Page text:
I made this rich tart for Passover, but it’s delicious all year long. If you make the pastry cream with the potato starch it is also gluten free. The coconut macaroon crust is covered with chocolate ganache, and then topped with pastry cream. I decorated the pastry cream with chocolate swirls and fresh strawberries. It’s something you’ll want to make the day before the feast, and then pop the strawberries on just before serving. It’s actually not too sweet, but it is rich!
1 cup shredded sweetened coconut
1 cup shredded unsweetened coconut
4 egg whites
¼ tsp salt
½ tsp vanilla
½ tsp almond extract
Coconut oil spray
Preheat oven to 300◦ Mix all ingredients well. Spray a tart pan well with the coconut oil, paying attention that the fluted edges get covered. (Alternatively, you can spread a thin layer of coconut oil on the pan), Spread coconut mixture evenly on bottom and sides of tart pan. Cover edges with foil or a pie protector. Place in middle rack of the oven and bake for 30 minutes until it begins to lightly brown. Edges will brown more. Cool completely on a rack while you make the ganache.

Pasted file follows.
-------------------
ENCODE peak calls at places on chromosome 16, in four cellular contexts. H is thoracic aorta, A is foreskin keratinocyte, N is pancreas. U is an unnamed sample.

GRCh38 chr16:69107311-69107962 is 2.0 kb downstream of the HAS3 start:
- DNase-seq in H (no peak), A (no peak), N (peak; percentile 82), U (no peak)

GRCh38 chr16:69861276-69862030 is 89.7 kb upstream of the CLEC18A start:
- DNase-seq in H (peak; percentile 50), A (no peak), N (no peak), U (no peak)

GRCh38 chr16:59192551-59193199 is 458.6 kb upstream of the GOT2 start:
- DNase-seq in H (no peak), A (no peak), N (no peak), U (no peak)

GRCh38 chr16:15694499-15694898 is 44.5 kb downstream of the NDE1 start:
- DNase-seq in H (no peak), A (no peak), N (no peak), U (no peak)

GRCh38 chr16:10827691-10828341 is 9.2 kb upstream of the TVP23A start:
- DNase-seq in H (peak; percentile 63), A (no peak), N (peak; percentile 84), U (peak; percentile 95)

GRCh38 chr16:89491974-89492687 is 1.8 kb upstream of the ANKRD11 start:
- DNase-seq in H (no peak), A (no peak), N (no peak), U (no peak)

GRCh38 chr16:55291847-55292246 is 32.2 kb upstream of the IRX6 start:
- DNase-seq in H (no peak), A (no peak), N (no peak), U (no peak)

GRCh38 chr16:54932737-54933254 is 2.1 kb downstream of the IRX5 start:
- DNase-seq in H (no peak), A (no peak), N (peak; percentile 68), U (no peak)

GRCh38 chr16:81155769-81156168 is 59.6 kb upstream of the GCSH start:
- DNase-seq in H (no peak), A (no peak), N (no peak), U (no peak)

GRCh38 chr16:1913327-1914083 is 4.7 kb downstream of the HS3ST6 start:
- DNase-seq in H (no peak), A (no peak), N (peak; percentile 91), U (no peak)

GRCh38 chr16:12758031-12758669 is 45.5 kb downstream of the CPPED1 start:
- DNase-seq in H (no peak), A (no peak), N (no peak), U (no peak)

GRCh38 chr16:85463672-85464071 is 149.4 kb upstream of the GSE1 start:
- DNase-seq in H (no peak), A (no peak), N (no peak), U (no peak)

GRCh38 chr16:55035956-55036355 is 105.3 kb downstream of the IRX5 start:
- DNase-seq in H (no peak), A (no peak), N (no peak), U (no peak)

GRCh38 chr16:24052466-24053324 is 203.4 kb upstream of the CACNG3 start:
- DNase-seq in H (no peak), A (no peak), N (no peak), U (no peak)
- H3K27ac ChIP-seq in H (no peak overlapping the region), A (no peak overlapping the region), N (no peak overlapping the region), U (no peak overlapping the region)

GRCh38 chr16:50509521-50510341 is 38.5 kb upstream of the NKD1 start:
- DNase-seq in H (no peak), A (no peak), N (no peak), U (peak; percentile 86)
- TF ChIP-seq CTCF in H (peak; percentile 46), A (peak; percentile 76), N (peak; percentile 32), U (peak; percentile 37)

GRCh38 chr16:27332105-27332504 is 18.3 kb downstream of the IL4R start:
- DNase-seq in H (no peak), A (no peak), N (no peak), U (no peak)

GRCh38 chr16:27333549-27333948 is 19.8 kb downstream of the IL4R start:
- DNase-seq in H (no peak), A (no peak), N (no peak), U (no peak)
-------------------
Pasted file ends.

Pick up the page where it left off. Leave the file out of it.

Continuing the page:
1 cup full-fat coconut milk
½ cup each good quality semisweet and bittersweet chocolate chips
1 tsp coconut oil 1 tsp vanilla
1 Tb brandy
Heat cream in a saucepan until simmers but is not bubbling. Remove from heat and stir in chocolate chips and coconut oil until they are completely melted. Stir in vanilla and brandy. Once ganache is completely smooth, let it cool until it’s warm. When crust has cooled to room temperature, use a spatula to smooth the ganache over it. Reserve a few tablespoons of the ganache for decorating the top of the tart. Let the tart cool on the counter, and then put in the refrigerator to harden. Meanwhile, make the pastry cream.